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FCC Licensing

We work closely with a licensed frequency coordinator on current FCC licensing requirements. We can assist you with new applications, renewals, relocations, and modifications as well as help you prepare for the future. We feel it is important to make you aware of an FCC Licensing change that could affect your business communications, and that is the requirement to move to narrowband 12.5kHz. We are pleased to offer our customers assistance obtaining an FCC license, including all necessary filings and submittals. Please contact us for further details.

FCC Narrowbanding

The Federal Communications Commission (FCC) started the Narrowbanding proceedings, also known as Refarming, almost twenty years ago in an effort to promote more efficient spectrum use in the 150-174 MHz (VHF) and 421-512 MHz (UHF) Part 90 radio frequency bands (which include Business, Industrial, Education, Transportation, Public Safety, and State, Local, and Provincial Government two-way radio system licensees). The FCC has released numerous rulings during this time defining the requirements and mandating specific deadlines which you may need to take action on.

We are here to help you prepare for a smooth and cost-effective transition. While Motorola radios purchased in the last ten years are likely dual-mode 25/12.5 kHz, older equipment may need to be replaced. Today Motorola offers the broadest choice of two-way radio equipment, with close to 60 models capable of operating in 12.5 kHz efficiency. This document includes information on most of Motorola's 12.5 kHz products.

What are the potential enforcement consequences to VHF/UHF licensees of failing to narrowband by January 1, 2013?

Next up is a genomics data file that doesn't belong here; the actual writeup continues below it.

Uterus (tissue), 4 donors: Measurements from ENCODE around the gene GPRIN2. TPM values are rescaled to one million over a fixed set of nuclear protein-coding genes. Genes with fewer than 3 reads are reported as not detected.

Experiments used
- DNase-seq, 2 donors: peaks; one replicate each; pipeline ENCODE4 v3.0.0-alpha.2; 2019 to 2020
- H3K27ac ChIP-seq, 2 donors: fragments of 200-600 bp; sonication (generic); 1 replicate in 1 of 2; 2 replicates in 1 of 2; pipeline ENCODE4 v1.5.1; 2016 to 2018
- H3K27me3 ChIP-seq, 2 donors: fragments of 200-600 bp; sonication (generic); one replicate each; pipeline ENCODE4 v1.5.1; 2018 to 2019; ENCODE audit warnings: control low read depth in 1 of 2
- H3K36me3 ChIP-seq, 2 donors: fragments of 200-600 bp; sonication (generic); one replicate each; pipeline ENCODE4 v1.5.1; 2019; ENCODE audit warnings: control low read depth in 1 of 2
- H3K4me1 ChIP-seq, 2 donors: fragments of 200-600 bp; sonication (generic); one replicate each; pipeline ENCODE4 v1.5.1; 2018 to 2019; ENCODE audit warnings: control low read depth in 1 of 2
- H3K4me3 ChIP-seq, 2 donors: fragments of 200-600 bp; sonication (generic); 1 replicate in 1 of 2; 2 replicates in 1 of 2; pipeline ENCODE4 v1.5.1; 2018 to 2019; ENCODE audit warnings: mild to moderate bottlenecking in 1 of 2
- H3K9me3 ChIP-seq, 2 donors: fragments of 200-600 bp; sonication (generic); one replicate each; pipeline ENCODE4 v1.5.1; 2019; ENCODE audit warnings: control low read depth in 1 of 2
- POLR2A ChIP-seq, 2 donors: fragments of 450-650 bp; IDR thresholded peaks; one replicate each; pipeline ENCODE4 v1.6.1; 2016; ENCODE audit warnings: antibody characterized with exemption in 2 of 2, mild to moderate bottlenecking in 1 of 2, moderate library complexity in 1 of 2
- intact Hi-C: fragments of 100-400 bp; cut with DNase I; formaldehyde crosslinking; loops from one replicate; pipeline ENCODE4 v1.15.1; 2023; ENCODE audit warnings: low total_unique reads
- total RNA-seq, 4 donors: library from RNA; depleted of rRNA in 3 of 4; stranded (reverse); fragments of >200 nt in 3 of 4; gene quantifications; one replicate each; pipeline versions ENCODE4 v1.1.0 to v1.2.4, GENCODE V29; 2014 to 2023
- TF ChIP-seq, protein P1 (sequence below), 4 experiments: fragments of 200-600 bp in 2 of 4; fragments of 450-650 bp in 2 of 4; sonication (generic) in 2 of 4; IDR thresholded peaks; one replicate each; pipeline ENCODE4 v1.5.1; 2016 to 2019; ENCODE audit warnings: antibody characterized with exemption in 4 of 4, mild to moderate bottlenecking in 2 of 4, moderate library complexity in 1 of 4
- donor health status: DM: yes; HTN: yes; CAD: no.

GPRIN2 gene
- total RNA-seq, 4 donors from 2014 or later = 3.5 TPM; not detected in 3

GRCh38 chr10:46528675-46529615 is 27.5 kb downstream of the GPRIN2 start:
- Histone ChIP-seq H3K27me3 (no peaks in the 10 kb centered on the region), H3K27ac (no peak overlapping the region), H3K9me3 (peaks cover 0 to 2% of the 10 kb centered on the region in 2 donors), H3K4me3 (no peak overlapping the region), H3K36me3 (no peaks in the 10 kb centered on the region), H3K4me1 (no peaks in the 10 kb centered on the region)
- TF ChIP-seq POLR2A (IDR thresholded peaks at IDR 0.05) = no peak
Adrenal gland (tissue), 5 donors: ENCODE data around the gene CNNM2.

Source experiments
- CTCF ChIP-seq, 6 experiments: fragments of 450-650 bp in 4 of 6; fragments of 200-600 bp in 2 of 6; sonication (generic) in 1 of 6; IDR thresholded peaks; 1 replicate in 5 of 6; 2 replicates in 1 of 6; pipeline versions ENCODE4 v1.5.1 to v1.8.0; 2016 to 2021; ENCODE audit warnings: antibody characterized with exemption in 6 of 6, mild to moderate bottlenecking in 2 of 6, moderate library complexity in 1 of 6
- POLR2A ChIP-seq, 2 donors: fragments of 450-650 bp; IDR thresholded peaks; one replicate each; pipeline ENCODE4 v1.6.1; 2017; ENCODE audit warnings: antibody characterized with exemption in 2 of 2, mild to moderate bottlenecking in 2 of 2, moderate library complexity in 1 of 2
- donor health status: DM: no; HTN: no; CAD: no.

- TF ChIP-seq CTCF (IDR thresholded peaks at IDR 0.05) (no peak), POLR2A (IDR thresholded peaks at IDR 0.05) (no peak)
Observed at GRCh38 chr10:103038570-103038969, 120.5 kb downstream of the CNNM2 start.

As of January 1, 2013, the Commission's rules will prohibit Industrial/Business and Public Safety Radio Pool licensees in the 150-174 MHz and 421-512 MHz bands from operating with wideband channels (unless their equipment meets the narrowband efficiency standard), even if the license still lists a wideband emission designator. Licensees operating in wideband mode after January 1, 2013 that have not received a waiver from the Commission extending the deadline will be in violation of these rules.

Operation in violation of the Commission's rules may subject licensees to appropriate enforcement action, including admonishments, license revocation, and/or monetary forfeitures of up to $16,000 for each such violation or each day of a continuing violation and up to $112,500 for any single act or failure to act.

With deadlines approaching rapidly, licensees who have not started their narrowband migration should considering the following steps today:

  • Take an inventory of your radios to assess what equipment is capable of operating in 12.5 kHz and what will need to be replaced. The FCC has required all radios certified since 1997 to include a 12.5 kHz efficiency mode. Therefore, most of your new equipment is likely to be dual mode (25/12.5 kHz) that can be simple converted via software by us.
  • If you have pagers on your system, you will need to verify whether or not they are operating on "paging only" channels.
  • Develop a budget your requirements and explore possible funding options.
  • Establish a conversion and implementation schedule to meet the deadline.
  • Contact us to help coordinate your conversion with FCC neighboring agencies to facilitate continued interoperability among your locations and or agencies.
  • Conduct tests during your conversion to ensure your system continues to provide similar coverage.
  • Contact us to help you with FCC frequency coordinators for any needed license modifications you may need.

Our team can help you with the entire process. Please contact us today for assistance with your transition.